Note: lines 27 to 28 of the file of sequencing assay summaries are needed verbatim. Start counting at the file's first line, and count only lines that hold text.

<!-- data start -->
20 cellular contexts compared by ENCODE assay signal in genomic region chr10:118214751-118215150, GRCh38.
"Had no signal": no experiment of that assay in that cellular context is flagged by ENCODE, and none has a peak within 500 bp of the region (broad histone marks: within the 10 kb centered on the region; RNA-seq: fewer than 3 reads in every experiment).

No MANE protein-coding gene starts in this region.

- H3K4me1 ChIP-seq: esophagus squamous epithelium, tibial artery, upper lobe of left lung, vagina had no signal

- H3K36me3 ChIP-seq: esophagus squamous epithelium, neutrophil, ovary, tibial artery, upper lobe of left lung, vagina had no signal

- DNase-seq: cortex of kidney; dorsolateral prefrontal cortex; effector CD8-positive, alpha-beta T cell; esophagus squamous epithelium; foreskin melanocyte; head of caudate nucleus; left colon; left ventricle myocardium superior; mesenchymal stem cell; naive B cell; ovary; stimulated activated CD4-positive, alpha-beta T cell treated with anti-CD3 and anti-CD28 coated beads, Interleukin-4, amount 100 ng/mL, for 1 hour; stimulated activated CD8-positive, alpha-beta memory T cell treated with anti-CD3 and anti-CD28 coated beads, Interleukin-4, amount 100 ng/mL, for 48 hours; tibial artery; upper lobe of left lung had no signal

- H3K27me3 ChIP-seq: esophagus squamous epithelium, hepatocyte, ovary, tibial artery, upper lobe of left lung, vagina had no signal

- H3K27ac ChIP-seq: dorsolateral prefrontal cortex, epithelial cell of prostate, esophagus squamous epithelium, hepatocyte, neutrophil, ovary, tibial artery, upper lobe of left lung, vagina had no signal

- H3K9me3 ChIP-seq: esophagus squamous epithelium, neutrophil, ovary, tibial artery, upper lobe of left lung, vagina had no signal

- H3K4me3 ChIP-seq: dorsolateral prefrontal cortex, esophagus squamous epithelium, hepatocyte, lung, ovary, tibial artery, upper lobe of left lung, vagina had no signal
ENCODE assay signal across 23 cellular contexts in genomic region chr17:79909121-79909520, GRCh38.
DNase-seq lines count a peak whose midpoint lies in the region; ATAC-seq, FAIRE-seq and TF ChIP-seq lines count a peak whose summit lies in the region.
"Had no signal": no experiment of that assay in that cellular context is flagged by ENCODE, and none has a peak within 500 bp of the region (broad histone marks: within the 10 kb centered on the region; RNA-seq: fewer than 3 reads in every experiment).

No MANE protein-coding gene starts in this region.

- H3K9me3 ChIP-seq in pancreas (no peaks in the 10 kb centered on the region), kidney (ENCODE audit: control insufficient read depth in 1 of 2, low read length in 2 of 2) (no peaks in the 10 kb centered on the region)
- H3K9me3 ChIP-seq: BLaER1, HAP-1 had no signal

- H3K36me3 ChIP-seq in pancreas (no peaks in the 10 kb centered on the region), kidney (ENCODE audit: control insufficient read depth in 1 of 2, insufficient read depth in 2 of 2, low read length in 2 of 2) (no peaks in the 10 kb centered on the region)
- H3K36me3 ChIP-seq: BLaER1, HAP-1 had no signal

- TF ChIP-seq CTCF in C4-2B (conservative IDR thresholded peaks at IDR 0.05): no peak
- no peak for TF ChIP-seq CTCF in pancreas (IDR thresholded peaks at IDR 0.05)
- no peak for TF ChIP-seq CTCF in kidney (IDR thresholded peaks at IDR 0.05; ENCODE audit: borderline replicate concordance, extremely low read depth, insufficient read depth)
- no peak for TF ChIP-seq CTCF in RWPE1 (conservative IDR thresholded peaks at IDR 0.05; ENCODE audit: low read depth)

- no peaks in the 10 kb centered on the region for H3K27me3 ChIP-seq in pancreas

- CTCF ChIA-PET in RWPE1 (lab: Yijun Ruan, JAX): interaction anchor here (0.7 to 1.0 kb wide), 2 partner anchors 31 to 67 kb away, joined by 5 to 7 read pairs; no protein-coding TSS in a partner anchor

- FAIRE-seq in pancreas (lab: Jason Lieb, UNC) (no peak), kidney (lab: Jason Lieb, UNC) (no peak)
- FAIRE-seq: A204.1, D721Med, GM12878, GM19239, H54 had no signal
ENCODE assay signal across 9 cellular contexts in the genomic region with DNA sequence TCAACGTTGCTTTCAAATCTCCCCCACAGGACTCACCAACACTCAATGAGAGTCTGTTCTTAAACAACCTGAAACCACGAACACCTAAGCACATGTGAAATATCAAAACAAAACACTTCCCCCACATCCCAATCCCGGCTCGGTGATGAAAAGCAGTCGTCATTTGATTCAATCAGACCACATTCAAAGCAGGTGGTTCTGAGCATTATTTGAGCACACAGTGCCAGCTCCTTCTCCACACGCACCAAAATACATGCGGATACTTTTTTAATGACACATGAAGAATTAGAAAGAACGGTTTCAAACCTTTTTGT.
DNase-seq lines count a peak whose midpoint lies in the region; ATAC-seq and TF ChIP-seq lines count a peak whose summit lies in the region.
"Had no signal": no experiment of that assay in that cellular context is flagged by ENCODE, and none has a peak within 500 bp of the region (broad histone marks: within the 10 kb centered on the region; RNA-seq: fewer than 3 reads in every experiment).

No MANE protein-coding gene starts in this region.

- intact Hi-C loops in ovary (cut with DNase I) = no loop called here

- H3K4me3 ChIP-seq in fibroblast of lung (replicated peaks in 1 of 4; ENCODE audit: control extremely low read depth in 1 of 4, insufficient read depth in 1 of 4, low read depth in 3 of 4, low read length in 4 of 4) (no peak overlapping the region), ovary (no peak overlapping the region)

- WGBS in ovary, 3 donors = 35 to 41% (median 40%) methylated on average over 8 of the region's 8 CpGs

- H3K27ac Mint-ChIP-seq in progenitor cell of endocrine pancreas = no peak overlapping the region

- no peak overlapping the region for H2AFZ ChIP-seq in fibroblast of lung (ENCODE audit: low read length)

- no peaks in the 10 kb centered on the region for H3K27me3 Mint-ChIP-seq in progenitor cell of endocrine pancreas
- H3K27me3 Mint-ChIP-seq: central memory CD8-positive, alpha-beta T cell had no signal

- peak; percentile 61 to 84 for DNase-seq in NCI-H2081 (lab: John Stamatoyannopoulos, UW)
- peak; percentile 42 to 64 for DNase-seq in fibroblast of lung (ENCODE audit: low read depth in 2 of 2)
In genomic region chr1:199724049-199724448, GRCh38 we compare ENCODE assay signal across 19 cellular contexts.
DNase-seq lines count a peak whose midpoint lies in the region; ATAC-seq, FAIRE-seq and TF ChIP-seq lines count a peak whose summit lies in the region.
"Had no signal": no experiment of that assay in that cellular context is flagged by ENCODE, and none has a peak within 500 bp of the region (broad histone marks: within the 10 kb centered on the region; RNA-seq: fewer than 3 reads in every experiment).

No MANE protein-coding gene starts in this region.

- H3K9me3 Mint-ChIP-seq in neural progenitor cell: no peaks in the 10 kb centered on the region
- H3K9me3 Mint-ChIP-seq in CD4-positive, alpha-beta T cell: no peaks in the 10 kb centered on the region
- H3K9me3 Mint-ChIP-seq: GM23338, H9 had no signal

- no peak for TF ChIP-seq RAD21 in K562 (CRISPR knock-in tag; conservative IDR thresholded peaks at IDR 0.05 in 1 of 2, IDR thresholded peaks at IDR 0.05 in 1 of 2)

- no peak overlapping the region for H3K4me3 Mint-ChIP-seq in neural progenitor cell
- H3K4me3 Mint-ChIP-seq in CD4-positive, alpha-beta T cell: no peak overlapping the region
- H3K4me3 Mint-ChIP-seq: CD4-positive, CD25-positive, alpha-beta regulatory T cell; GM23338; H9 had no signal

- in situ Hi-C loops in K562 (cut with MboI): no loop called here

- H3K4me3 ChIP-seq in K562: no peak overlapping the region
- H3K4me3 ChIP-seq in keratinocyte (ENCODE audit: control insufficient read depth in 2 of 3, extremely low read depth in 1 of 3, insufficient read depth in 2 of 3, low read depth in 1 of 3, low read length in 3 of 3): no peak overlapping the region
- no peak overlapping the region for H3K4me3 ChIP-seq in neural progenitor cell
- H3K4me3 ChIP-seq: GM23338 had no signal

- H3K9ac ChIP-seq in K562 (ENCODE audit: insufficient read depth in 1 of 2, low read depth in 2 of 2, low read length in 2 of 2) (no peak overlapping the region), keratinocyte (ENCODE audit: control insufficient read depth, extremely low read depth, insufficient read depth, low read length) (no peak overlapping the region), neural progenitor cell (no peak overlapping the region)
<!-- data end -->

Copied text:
ENCODE assay signal across 9 cellular contexts in the genomic region with DNA sequence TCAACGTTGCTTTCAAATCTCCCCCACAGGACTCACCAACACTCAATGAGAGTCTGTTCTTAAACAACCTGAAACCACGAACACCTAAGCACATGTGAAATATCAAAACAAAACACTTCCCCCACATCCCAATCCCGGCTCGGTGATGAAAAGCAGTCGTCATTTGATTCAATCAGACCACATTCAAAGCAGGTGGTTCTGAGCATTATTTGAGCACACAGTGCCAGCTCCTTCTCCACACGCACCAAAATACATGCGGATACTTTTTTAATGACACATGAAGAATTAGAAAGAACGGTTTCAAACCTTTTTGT.
DNase-seq lines count a peak whose midpoint lies in the region; ATAC-seq and TF ChIP-seq lines count a peak whose summit lies in the region.